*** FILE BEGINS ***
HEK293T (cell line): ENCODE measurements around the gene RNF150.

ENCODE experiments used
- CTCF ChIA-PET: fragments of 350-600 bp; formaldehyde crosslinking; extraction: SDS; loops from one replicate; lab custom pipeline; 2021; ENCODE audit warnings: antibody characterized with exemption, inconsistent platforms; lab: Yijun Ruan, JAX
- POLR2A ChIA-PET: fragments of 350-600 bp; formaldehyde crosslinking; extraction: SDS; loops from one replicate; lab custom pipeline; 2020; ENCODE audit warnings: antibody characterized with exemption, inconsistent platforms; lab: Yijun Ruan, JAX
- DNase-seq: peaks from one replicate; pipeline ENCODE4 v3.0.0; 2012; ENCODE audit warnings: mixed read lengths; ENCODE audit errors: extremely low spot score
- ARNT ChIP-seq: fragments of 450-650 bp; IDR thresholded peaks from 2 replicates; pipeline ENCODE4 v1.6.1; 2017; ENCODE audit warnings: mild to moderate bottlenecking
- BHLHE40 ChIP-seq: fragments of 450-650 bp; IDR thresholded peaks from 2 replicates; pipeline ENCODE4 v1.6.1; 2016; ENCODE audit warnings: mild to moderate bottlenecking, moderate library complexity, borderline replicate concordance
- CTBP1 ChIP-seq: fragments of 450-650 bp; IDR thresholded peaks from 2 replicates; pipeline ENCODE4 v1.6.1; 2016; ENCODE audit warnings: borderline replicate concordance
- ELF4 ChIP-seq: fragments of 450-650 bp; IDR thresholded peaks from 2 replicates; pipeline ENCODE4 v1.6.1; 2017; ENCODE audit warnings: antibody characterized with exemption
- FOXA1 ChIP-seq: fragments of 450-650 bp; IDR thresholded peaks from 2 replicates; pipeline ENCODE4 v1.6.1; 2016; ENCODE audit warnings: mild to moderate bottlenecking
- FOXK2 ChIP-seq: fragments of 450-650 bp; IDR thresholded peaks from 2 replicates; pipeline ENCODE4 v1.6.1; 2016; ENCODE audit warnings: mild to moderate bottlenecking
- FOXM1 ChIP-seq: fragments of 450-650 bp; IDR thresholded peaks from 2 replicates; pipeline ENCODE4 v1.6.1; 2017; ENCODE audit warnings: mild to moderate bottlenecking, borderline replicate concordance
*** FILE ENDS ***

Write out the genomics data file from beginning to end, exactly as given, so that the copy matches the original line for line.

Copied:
HEK293T (cell line): ENCODE measurements around the gene RNF150.

ENCODE experiments used
- CTCF ChIA-PET: fragments of 350-600 bp; formaldehyde crosslinking; extraction: SDS; loops from one replicate; lab custom pipeline; 2021; ENCODE audit warnings: antibody characterized with exemption, inconsistent platforms; lab: Yijun Ruan, JAX
- POLR2A ChIA-PET: fragments of 350-600 bp; formaldehyde crosslinking; extraction: SDS; loops from one replicate; lab custom pipeline; 2020; ENCODE audit warnings: antibody characterized with exemption, inconsistent platforms; lab: Yijun Ruan, JAX
- DNase-seq: peaks from one replicate; pipeline ENCODE4 v3.0.0; 2012; ENCODE audit warnings: mixed read lengths; ENCODE audit errors: extremely low spot score
- ARNT ChIP-seq: fragments of 450-650 bp; IDR thresholded peaks from 2 replicates; pipeline ENCODE4 v1.6.1; 2017; ENCODE audit warnings: mild to moderate bottlenecking
- BHLHE40 ChIP-seq: fragments of 450-650 bp; IDR thresholded peaks from 2 replicates; pipeline ENCODE4 v1.6.1; 2016; ENCODE audit warnings: mild to moderate bottlenecking, moderate library complexity, borderline replicate concordance
- CTBP1 ChIP-seq: fragments of 450-650 bp; IDR thresholded peaks from 2 replicates; pipeline ENCODE4 v1.6.1; 2016; ENCODE audit warnings: borderline replicate concordance
- ELF4 ChIP-seq: fragments of 450-650 bp; IDR thresholded peaks from 2 replicates; pipeline ENCODE4 v1.6.1; 2017; ENCODE audit warnings: antibody characterized with exemption
- FOXA1 ChIP-seq: fragments of 450-650 bp; IDR thresholded peaks from 2 replicates; pipeline ENCODE4 v1.6.1; 2016; ENCODE audit warnings: mild to moderate bottlenecking
- FOXK2 ChIP-seq: fragments of 450-650 bp; IDR thresholded peaks from 2 replicates; pipeline ENCODE4 v1.6.1; 2016; ENCODE audit warnings: mild to moderate bottlenecking
- FOXM1 ChIP-seq: fragments of 450-650 bp; IDR thresholded peaks from 2 replicates; pipeline ENCODE4 v1.6.1; 2017; ENCODE audit warnings: mild to moderate bottlenecking, borderline replicate concordance